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Tocal's convicts 1822-1840

Tocal's convict bushrangers

capture of Thomas Smith

Australians are well aware of high profile bushrangers such as Ben Hall, Ned Kelly, and even Tocal's own Captain Thunderbolt, who operated later in the 19th century. However, bushranging in NSW was commonplace many decades earlier, as runaway convicts frequently preyed on travellers and settlers, stealing horses, food and valuables to support their life in the bush. At least two convicts became notorious bushrangers after a brief assignment to Tocal.

William Halfpenny was an Irishman with a life sentence for stealing bagpipes and a flute when he was assigned to Tocal on arrival in NSW in 1825. He lasted only a few months before being reassigned, and in the next few years was frequently in trouble. In May 1832 he absconded from Parramatta Gaol and began a three month bushranging spree. He was caught, sentenced to death, reprieved and sentenced to hard labour in irons on Norfolk Island.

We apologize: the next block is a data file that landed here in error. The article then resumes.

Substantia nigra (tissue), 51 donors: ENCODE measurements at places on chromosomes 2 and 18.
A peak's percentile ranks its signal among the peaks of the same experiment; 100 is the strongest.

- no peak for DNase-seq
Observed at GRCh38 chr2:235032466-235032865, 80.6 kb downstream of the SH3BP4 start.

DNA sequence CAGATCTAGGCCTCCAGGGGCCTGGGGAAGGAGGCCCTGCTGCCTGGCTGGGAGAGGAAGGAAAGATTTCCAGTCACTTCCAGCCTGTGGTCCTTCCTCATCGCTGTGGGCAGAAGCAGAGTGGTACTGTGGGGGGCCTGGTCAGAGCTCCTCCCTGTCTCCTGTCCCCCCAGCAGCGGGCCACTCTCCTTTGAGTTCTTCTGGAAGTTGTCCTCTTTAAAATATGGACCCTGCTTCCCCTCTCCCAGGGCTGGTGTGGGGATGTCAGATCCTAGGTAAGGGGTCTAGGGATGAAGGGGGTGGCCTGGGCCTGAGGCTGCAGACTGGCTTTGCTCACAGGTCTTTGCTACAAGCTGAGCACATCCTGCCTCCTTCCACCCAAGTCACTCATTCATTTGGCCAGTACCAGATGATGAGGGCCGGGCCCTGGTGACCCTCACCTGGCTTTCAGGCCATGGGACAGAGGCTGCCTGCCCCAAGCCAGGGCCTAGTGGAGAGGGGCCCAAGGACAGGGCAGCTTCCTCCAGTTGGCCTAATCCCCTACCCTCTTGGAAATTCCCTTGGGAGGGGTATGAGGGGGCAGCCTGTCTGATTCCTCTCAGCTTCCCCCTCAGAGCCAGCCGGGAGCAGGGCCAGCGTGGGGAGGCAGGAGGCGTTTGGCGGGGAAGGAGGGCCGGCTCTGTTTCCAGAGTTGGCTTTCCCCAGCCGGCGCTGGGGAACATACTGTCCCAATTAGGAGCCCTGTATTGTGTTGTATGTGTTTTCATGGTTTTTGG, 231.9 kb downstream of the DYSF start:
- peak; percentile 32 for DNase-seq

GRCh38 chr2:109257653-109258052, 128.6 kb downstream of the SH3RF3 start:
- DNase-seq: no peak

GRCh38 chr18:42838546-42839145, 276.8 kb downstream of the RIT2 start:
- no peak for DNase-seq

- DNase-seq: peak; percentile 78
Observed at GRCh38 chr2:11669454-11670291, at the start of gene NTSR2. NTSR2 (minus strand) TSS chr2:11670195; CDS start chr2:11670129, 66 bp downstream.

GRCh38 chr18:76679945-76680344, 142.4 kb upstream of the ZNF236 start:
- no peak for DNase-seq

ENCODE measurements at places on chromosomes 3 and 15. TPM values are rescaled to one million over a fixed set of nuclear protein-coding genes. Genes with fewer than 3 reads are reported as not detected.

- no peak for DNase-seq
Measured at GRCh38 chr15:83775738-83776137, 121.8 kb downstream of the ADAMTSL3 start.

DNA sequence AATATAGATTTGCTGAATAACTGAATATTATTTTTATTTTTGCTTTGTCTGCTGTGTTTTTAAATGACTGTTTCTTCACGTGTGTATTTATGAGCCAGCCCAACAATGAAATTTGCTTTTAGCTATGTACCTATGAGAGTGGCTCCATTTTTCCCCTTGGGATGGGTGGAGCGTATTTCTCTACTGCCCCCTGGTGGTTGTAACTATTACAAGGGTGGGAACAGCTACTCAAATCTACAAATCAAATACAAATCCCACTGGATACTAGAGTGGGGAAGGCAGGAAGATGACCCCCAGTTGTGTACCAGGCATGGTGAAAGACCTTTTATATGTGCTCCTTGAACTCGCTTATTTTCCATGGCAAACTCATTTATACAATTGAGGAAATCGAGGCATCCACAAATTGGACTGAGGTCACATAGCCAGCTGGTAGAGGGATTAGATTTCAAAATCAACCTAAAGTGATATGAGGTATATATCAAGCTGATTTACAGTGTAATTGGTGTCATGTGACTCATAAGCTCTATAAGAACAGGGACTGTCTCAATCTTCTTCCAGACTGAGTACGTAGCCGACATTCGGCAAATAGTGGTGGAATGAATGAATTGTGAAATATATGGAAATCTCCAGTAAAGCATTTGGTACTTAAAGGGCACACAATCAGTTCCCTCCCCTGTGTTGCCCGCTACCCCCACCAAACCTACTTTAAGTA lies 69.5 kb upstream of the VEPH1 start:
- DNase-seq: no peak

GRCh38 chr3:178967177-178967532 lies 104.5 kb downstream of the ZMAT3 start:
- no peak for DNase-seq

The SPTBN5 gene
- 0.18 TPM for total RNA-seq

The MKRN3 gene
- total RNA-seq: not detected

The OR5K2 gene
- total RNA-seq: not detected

Thomas Smith was one of Tocal's first four convicts, He had been court marshalled and given a life sentence for desertion in Trinidad. He lasted slightly longer than Halfpenny at Tocal and was returned to the Government for disorderly conduct after nine months. Over the following years he received a range of punishments and served in at least four different iron gangs. In 1831 he was captured after months of armed robberies and bushranging with two others. He was sentenced to death, reprieved and sent to work in irons for 14 years on Norfolk Island.

Above right: the capture of Thomas Smith, a Tocal convict turned bushranger(Sydney Gazette 3 January 1832).